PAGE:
Our life expectancy is dropping. A jarring new analysis published this week in the Journal of the American Medical Association summarizes the data bluntly: “Between 1959 and 2016, US life expectancy increased from 69.9 years to 78.9 but declined for 3 consecutive years after 2014.”
We boast of our status as the most developed nation in the world but our citizens are no longer enjoying the gift of longevity promised by the medical advances of the 21st century. The authors of the recent study delve deeply into several possible explanations for our drop in life expectancy and postulate that while the opioid epidemic might play a role, other factors such as socioeconomic disparities, obesity, tobacco use and access to healthcare are also likely contributors.
As a primary care physician, what strikes me is how many of these factors are preventable when communities have access to health insurance and primary care. But everyday in my practice I see patients forego care due to costs.
Last week I watched a mother of three cry in my office because her husband lost his job; this meant she would no longer have insurance to pay for her visits with me. I discussed finances with a 67 year old woman, who was debating how she could afford her next colonoscopy on her fixed income. I saw a fifty year old business executive who asked me how he could ration his insulin and Victoza because his monthly prescription medication costs were over $1000. He brought his receipts with him to show me.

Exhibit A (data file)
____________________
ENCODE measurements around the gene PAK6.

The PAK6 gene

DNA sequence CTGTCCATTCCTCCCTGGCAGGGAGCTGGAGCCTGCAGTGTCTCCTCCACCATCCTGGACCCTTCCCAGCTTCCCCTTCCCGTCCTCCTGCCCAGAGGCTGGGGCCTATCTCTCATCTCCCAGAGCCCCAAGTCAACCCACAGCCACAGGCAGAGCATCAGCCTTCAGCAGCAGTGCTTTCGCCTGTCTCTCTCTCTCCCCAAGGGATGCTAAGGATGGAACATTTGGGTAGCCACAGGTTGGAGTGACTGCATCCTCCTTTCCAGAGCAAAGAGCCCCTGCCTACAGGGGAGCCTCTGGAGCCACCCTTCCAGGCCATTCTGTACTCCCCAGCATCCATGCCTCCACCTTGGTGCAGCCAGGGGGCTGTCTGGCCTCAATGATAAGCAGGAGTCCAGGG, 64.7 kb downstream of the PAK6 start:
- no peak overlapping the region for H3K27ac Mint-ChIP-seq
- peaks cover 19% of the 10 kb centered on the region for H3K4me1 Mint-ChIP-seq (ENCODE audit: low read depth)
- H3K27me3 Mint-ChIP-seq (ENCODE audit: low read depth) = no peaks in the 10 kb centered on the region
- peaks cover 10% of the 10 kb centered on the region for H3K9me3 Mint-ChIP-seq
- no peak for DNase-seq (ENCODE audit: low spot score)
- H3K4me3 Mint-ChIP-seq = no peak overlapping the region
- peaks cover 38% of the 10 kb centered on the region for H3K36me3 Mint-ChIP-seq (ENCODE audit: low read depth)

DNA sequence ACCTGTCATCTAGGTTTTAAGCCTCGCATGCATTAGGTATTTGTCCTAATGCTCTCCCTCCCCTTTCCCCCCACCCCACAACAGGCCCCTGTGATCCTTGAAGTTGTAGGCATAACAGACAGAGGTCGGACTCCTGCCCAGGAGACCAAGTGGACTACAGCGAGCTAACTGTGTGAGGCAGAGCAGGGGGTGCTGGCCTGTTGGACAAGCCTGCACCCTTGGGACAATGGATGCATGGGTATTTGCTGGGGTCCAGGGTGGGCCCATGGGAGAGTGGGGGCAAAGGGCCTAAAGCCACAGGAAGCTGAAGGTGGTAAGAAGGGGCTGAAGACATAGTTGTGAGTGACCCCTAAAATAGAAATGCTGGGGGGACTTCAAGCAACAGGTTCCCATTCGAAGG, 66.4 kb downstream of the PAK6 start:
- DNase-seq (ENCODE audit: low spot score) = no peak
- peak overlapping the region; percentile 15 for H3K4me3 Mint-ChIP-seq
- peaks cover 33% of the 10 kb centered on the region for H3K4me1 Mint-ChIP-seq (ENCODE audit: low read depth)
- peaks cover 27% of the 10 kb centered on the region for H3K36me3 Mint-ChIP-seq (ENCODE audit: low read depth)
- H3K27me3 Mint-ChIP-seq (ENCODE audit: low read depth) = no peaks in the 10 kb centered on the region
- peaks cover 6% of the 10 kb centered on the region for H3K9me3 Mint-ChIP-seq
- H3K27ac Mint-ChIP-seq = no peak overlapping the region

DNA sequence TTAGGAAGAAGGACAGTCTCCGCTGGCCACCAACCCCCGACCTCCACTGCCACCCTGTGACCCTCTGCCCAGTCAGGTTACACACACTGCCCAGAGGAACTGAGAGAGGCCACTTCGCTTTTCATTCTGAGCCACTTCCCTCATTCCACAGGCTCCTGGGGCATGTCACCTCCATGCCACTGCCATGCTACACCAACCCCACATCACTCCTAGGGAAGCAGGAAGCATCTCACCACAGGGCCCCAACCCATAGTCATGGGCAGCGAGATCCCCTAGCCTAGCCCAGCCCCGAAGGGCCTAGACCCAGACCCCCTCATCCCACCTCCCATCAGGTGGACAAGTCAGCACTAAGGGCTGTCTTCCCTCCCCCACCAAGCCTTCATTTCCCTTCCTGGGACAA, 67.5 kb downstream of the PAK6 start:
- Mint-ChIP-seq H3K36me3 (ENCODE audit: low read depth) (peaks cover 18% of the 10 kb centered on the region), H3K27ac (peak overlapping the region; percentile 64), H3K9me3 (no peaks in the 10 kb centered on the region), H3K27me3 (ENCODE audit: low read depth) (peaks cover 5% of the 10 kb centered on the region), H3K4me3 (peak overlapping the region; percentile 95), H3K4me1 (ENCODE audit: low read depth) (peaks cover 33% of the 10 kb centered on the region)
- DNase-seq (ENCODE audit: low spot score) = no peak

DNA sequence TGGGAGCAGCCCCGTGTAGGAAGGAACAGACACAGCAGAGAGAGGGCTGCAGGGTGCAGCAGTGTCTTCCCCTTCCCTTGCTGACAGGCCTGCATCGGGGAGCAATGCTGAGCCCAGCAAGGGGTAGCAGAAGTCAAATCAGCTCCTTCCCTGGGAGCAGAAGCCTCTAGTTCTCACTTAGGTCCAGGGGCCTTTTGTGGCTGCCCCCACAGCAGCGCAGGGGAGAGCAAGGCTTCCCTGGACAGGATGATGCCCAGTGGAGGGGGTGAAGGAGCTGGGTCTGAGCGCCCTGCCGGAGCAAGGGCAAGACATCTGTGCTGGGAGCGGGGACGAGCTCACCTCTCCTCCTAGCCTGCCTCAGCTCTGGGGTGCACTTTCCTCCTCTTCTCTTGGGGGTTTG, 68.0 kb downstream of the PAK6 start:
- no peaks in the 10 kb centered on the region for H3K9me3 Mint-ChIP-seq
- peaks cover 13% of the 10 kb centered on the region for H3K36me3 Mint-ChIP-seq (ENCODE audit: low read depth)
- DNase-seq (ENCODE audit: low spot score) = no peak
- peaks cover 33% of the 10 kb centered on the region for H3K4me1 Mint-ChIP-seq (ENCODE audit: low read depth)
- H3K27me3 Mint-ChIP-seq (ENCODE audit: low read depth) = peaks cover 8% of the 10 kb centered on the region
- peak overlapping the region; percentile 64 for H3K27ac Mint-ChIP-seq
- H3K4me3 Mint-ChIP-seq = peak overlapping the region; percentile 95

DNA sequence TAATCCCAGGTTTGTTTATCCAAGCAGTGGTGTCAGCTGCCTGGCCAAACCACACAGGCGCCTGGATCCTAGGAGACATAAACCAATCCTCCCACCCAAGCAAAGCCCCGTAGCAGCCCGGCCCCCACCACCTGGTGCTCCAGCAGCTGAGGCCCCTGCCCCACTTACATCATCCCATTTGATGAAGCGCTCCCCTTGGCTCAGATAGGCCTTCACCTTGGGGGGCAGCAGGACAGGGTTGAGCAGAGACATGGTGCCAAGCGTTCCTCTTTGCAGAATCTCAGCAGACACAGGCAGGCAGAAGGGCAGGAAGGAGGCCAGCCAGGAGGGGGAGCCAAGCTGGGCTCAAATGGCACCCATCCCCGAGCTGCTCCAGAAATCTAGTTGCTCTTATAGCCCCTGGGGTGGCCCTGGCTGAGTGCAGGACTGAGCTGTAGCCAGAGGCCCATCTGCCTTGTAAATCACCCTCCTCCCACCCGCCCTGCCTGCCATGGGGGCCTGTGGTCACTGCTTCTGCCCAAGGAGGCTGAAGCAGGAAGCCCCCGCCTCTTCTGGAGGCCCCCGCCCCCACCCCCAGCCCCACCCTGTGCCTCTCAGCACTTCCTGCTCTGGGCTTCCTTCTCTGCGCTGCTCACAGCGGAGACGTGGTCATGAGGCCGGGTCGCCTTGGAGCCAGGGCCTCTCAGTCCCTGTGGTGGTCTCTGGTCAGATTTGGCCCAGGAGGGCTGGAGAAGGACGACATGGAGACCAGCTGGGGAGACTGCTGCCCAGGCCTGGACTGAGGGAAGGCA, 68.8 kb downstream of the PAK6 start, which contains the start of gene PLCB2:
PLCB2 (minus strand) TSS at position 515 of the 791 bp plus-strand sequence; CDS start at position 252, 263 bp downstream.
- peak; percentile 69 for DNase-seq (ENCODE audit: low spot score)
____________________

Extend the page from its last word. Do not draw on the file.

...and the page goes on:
This was just one week in my practice. And physicians across the country could tell countless similar stories. Perhaps that’s why a majority now support improved Medicare for all.
The GOP has no proposal to fix our healthcare system. Their outdated plan hinges on rolling back protections on pre-existing conditions and cutting funds to Medicaid and Medicare. Rather than delving into the nuances of how to address this challenge, Americans are left with partisan bickering until the next election, crossing our fingers and hoping for a solution.
As a nation, we can no longer afford to wait. The U.S. spends more than any other nation on health care on a broken system and now the facts are out – our lives are literally at stake. While Medicare for All might not be the perfect solution, relying on a system that prioritizes profits over patients is not the answer.
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